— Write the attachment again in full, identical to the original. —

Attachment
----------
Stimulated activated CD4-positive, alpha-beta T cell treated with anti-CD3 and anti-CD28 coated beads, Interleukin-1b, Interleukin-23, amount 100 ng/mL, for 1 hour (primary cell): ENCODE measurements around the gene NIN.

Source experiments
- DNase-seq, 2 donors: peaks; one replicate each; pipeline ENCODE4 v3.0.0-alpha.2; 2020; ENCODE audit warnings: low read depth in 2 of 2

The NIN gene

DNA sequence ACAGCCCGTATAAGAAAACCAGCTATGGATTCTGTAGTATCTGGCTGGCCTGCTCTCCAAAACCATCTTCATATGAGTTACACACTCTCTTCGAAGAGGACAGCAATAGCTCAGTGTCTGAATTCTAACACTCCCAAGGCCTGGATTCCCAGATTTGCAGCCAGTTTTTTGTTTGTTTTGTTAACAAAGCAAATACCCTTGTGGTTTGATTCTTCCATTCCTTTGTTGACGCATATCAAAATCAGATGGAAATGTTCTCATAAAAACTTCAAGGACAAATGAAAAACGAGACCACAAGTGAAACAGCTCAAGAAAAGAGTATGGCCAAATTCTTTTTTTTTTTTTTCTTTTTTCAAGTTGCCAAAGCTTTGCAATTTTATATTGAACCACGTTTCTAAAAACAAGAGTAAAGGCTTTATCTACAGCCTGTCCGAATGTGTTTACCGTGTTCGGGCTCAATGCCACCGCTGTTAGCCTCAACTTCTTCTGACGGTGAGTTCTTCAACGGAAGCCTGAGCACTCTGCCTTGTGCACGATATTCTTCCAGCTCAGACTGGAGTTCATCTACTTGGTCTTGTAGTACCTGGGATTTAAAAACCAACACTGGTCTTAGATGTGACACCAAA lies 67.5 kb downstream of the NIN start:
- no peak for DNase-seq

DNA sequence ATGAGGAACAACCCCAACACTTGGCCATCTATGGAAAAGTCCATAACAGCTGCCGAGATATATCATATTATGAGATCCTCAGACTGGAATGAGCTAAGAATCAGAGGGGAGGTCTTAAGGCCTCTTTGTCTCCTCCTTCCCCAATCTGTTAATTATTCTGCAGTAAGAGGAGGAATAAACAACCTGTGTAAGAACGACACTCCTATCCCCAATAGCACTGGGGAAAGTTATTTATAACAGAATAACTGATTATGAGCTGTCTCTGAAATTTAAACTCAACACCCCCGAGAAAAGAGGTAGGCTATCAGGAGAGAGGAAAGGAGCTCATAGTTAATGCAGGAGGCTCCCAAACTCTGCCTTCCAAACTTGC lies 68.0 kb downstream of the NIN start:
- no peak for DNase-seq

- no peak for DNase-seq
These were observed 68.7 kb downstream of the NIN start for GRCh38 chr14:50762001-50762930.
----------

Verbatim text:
Stimulated activated CD4-positive, alpha-beta T cell treated with anti-CD3 and anti-CD28 coated beads, Interleukin-1b, Interleukin-23, amount 100 ng/mL, for 1 hour (primary cell): ENCODE measurements around the gene NIN.

Source experiments
- DNase-seq, 2 donors: peaks; one replicate each; pipeline ENCODE4 v3.0.0-alpha.2; 2020; ENCODE audit warnings: low read depth in 2 of 2

The NIN gene

DNA sequence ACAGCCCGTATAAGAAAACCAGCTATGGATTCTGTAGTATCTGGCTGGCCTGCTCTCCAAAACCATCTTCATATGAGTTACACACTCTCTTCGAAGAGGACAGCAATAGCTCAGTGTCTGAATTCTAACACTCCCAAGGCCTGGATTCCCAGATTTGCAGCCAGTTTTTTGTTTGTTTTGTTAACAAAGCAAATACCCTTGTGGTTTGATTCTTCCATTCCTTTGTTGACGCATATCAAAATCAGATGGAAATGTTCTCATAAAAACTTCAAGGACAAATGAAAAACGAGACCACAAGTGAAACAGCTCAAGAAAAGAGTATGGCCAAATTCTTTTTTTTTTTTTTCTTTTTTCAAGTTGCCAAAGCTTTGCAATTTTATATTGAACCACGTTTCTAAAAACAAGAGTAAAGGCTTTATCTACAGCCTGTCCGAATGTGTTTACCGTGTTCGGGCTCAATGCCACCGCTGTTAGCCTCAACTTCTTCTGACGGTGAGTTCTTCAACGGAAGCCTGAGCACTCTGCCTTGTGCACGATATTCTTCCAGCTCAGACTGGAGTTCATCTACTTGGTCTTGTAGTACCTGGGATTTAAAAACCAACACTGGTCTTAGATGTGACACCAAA lies 67.5 kb downstream of the NIN start:
- no peak for DNase-seq

DNA sequence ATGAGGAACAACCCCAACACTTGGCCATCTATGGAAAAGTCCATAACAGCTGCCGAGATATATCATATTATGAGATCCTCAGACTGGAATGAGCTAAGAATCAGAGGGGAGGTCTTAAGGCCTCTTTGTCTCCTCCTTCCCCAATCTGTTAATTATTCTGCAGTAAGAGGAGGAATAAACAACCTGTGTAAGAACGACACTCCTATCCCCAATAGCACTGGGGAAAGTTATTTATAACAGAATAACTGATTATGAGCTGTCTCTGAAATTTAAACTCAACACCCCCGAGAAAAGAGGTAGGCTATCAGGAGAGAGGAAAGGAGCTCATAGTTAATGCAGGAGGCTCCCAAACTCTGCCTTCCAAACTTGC lies 68.0 kb downstream of the NIN start:
- no peak for DNase-seq

- no peak for DNase-seq
These were observed 68.7 kb downstream of the NIN start for GRCh38 chr14:50762001-50762930.